Microsoft may lose rights to the SkyDrive name as it loses trademark case

Microsoft lost a trademark battle against British Sky Broadcasting (BSkyB) at the UK’s high court in England and Wales for infringing the ‘Sky’ trademark. There will be another hearing in the presence of the presiding judge Justice Sarah Asplin for hearing the arguments for an appeal by Microsoft. Microsoft may have to pay fines or may be forced to change the name of its cloud storage service throughout Europe or maybe both.

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BSkyB is one of the largest pay-TV broadcasters in the European Union and is partly owned by News Corporation. It also provided its own cloud storage service between 2008 and 2011 called Sky Store and Share. Microsoft lost the case for infringement of two registered Community trade marks (CTMs) and two UK registered trade marks (UKTMs) for the mark ‘SKY’. Microsoft puts in a counterclaim “on the grounds of descriptiveness for cloud storage services” i.e. it is not easy to confuse between their cloud based services and BSkyB’s pay TV services.

According to a report:

Mrs Justice Asplin concluded today that the scope of BSkyB’s “SKY” registered trademarks, as well as its goodwill in the SKY brand, was such that Microsoft’s use of the “SkyDrive” mark was likely to cause confusion among consumers. She also decided that use by Microsoft of the “SkyDrive” brand was detrimental to the SKY mark which, in itself, amounted to trademark infringement.

Cloud storage remains a popular product with consumers and enterprises alike, with more than 250 million users worldwide. Microsoft offers up to 7 GB of free SkyDrive storage to its Windows Phone and Outlook.com users. It also offers a premium paid-storage service for premium users of SkyDrive, thus making Microsoft software as well as a service based company.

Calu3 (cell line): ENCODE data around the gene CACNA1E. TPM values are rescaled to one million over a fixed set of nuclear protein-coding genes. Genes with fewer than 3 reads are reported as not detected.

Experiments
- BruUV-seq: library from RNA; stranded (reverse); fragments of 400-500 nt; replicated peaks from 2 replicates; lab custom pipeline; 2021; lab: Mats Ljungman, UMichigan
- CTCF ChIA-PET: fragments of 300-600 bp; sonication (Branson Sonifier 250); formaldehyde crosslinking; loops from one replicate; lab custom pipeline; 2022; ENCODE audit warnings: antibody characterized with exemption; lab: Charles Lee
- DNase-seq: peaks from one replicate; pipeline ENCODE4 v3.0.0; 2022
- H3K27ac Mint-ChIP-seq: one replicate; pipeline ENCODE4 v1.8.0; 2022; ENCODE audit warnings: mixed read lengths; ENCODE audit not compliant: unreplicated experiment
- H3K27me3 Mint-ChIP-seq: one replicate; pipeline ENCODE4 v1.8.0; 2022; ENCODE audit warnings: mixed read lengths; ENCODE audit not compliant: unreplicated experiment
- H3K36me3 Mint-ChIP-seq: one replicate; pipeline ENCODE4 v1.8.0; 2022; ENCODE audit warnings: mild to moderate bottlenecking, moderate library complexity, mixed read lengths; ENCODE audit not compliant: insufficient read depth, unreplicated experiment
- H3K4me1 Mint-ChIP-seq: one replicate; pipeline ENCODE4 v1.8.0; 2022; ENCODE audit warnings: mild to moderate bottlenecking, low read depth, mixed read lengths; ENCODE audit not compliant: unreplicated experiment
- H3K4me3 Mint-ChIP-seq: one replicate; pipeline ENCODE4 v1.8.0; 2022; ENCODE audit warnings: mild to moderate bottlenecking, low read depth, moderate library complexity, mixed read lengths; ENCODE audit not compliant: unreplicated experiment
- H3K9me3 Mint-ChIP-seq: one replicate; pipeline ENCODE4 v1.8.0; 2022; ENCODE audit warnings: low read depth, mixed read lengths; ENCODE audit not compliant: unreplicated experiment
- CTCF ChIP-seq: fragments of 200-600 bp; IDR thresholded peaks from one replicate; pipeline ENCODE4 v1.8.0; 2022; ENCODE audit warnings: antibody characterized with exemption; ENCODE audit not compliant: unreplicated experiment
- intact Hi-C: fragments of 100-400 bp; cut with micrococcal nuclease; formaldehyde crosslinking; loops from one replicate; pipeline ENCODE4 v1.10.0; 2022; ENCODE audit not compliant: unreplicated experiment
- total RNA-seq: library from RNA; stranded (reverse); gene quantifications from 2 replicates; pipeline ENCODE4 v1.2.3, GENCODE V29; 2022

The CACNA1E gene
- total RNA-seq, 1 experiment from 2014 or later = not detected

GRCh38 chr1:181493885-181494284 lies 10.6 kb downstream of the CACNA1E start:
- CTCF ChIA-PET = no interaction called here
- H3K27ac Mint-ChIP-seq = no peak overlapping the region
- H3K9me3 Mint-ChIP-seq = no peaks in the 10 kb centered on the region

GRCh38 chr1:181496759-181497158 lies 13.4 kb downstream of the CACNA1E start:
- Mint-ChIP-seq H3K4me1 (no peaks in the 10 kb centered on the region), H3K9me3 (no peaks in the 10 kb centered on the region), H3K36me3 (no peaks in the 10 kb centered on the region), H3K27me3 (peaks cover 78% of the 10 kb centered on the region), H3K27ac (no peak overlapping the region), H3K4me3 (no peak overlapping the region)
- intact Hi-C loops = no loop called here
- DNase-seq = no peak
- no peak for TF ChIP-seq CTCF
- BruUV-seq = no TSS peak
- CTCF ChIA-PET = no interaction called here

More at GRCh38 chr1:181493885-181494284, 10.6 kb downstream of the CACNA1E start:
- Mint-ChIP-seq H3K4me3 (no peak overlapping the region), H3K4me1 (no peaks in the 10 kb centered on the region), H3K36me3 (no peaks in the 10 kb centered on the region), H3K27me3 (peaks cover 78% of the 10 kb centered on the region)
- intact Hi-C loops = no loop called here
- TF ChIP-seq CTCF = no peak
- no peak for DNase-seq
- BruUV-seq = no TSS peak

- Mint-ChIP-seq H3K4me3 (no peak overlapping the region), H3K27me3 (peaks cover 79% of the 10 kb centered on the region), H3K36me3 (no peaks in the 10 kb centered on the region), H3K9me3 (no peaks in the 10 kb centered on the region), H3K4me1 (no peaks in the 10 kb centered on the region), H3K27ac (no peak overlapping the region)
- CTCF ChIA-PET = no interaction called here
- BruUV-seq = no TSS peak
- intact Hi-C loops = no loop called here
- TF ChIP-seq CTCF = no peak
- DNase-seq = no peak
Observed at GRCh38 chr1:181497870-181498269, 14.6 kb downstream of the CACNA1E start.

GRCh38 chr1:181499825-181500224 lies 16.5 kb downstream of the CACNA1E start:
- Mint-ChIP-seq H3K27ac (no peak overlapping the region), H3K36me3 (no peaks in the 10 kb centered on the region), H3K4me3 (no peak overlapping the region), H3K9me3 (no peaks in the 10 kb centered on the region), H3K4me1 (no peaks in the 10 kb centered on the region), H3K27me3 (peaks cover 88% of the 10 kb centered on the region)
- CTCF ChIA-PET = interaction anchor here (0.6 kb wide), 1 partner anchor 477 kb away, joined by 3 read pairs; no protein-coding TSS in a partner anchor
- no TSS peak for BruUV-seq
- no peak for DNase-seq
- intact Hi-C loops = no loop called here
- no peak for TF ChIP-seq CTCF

A Microsoft spokesperson added that the case is limited to SkyDrive name and has nothing do to with service availability or future innovation. In 2010, BSkyB also filed a case against Skype (around the time Microsoft announced it would buy it), but it didn’t go anywhere. In a way, justice has been served for BSkyB now. It is more likely that Microsoft might change its cloud storage name as it has decided against paying any fines in the past when it opted to change the name of its “Metro” UI because of a lawsuit by retail group Metro AG.

It appears that Microsoft has been preparing itself to face the eventuality that it may be required to change its name. A post at the betaarchive forum mentions that Microsoft may have hard-coded the term Microsoft Drive already into Windows 8.1.

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Well, let us see how events unfold…

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Susannah Lindsay quit her job a few years back to settle down in a life of domesticity. She has been living in Los Angeles for the last three years, and enjoys following new gadget releases and the latest happenings on the technological front.